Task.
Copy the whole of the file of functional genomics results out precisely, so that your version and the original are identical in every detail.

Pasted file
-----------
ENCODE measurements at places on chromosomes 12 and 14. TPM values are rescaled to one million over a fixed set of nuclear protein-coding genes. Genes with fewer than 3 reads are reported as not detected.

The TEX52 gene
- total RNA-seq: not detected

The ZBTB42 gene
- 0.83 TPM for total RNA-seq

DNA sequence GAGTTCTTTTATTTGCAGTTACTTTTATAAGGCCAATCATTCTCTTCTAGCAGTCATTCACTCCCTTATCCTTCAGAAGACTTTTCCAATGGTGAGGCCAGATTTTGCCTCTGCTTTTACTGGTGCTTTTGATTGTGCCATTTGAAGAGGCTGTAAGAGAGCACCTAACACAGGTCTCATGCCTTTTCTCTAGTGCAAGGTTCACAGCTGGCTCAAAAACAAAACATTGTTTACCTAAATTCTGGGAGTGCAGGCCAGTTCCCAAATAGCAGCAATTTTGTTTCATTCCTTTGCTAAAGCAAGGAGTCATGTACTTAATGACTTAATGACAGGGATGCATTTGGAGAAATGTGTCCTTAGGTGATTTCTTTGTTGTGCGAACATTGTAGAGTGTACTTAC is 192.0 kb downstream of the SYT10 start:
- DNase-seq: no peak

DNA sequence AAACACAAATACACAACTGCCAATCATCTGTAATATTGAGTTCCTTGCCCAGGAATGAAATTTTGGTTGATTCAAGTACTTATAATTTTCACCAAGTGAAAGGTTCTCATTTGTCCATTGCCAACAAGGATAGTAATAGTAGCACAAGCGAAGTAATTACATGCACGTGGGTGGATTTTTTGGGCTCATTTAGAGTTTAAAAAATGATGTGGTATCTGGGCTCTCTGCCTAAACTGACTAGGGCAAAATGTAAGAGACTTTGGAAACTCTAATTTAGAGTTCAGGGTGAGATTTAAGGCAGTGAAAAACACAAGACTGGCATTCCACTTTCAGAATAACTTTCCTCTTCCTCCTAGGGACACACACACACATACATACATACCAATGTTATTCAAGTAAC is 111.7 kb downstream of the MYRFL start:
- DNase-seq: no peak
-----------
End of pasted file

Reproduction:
ENCODE measurements at places on chromosomes 12 and 14. TPM values are rescaled to one million over a fixed set of nuclear protein-coding genes. Genes with fewer than 3 reads are reported as not detected.

The TEX52 gene
- total RNA-seq: not detected

The ZBTB42 gene
- 0.83 TPM for total RNA-seq

DNA sequence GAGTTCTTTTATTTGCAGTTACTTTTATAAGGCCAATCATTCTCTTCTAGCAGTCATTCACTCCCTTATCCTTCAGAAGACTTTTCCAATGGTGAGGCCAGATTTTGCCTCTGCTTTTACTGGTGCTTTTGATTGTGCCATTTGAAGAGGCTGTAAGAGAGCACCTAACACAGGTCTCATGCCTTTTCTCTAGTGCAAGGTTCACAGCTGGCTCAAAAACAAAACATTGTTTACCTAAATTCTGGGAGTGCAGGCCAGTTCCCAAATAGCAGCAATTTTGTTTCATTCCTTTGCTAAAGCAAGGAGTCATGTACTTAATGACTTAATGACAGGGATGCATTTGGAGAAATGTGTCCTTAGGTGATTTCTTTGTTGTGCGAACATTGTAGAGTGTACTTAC is 192.0 kb downstream of the SYT10 start:
- DNase-seq: no peak

DNA sequence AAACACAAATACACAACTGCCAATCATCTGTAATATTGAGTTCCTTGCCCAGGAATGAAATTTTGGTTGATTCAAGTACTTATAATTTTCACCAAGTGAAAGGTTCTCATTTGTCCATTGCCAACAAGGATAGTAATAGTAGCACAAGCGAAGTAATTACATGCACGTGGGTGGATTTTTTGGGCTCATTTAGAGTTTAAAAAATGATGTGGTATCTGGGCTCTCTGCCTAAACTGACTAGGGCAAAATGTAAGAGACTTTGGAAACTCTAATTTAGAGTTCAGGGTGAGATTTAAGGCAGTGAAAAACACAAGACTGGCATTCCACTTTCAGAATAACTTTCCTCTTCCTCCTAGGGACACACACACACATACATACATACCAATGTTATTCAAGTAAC is 111.7 kb downstream of the MYRFL start:
- DNase-seq: no peak